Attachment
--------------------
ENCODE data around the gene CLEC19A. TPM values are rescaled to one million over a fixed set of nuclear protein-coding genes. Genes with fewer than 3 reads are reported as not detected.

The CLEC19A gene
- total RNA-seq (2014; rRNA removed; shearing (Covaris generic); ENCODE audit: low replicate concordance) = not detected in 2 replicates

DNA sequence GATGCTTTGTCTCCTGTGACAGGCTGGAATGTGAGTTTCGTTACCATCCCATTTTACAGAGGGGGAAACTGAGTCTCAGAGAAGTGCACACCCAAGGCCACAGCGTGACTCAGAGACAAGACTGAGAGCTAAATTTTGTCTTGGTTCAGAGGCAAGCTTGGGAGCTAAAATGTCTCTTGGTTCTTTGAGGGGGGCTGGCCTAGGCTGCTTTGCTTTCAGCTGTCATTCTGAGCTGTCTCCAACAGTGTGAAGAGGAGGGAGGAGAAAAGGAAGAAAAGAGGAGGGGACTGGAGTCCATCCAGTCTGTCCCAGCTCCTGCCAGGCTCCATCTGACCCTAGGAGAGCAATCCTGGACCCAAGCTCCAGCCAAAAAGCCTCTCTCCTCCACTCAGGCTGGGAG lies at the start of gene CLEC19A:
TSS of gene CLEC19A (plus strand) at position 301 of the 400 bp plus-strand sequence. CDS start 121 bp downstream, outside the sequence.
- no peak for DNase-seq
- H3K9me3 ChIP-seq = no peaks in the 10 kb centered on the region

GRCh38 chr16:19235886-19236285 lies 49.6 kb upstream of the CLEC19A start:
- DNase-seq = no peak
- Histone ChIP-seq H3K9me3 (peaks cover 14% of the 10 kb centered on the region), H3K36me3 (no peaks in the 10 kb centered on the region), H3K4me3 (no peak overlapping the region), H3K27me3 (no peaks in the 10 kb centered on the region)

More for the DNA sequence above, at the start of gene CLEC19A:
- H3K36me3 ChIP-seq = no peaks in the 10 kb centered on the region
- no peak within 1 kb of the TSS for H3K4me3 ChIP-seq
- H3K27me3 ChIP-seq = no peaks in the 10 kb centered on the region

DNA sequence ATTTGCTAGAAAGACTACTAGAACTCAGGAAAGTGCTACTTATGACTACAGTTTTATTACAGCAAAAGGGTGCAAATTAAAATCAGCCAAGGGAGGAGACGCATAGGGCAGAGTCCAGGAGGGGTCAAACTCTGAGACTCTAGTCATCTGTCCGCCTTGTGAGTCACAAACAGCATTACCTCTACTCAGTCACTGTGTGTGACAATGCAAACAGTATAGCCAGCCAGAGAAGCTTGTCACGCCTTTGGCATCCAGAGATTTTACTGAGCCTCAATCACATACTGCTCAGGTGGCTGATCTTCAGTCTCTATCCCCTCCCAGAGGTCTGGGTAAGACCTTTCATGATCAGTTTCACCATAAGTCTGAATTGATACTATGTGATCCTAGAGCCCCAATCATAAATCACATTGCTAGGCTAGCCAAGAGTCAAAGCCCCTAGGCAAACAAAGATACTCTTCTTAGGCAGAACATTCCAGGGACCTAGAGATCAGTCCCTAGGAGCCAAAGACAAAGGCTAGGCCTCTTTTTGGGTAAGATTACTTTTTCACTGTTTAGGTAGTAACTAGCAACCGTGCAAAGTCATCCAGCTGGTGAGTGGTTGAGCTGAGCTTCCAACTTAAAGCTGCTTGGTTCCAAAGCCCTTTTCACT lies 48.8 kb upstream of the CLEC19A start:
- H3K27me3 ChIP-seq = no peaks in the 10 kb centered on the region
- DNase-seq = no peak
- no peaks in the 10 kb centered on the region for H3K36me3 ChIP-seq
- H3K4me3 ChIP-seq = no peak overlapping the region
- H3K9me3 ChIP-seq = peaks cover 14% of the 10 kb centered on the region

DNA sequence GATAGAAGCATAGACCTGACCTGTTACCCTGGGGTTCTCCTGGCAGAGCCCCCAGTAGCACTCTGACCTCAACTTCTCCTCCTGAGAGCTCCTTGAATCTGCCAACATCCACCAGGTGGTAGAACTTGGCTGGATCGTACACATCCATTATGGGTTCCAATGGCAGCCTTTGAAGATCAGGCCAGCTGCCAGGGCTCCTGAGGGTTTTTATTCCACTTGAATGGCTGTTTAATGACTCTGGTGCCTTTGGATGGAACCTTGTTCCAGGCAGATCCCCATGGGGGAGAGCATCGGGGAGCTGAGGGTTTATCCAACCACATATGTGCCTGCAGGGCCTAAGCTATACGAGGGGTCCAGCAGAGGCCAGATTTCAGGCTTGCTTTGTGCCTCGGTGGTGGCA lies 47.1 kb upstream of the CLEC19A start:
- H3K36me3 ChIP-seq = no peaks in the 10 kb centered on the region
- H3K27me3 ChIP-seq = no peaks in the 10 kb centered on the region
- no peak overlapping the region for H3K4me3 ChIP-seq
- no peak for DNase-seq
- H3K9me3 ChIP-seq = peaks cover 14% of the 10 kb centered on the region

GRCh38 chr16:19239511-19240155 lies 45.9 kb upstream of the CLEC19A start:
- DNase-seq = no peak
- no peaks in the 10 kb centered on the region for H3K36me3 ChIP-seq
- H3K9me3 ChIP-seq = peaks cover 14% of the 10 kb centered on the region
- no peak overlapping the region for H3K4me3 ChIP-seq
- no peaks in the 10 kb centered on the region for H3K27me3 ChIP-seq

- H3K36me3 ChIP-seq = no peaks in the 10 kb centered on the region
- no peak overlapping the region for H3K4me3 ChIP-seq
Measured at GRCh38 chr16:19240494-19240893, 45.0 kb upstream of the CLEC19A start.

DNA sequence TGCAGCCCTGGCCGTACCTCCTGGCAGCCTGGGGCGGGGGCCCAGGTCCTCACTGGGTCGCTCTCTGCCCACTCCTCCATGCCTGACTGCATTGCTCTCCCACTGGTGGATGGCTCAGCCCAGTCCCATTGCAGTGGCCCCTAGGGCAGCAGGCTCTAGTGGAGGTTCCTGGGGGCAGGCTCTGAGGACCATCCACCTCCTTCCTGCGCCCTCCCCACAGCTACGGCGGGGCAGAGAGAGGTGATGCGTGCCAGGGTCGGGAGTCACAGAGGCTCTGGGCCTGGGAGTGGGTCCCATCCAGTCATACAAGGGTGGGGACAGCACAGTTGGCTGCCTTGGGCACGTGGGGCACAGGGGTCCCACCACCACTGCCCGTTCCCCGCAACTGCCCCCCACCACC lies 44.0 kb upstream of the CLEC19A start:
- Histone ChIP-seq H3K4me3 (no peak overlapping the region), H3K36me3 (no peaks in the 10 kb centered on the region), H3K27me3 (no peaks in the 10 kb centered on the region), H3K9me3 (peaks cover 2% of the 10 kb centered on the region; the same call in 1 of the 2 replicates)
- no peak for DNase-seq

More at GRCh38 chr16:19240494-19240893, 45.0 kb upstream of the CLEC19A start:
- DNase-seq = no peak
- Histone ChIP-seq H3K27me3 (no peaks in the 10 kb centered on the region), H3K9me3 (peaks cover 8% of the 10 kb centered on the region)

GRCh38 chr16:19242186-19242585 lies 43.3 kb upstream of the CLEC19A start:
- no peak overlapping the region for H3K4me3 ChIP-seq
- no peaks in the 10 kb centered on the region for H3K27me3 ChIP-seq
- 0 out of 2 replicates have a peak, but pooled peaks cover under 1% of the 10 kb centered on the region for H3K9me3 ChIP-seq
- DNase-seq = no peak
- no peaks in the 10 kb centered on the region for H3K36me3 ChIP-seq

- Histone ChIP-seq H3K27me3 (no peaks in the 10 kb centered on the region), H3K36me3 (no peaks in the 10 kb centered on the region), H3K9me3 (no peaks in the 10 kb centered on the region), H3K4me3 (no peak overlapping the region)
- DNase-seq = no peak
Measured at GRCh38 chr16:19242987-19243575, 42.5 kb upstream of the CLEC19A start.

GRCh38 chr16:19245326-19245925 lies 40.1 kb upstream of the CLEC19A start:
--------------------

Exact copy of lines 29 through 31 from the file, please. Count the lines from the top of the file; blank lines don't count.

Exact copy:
- no peaks in the 10 kb centered on the region for H3K36me3 ChIP-seq
- H3K9me3 ChIP-seq = peaks cover 14% of the 10 kb centered on the region
- no peak overlapping the region for H3K4me3 ChIP-seq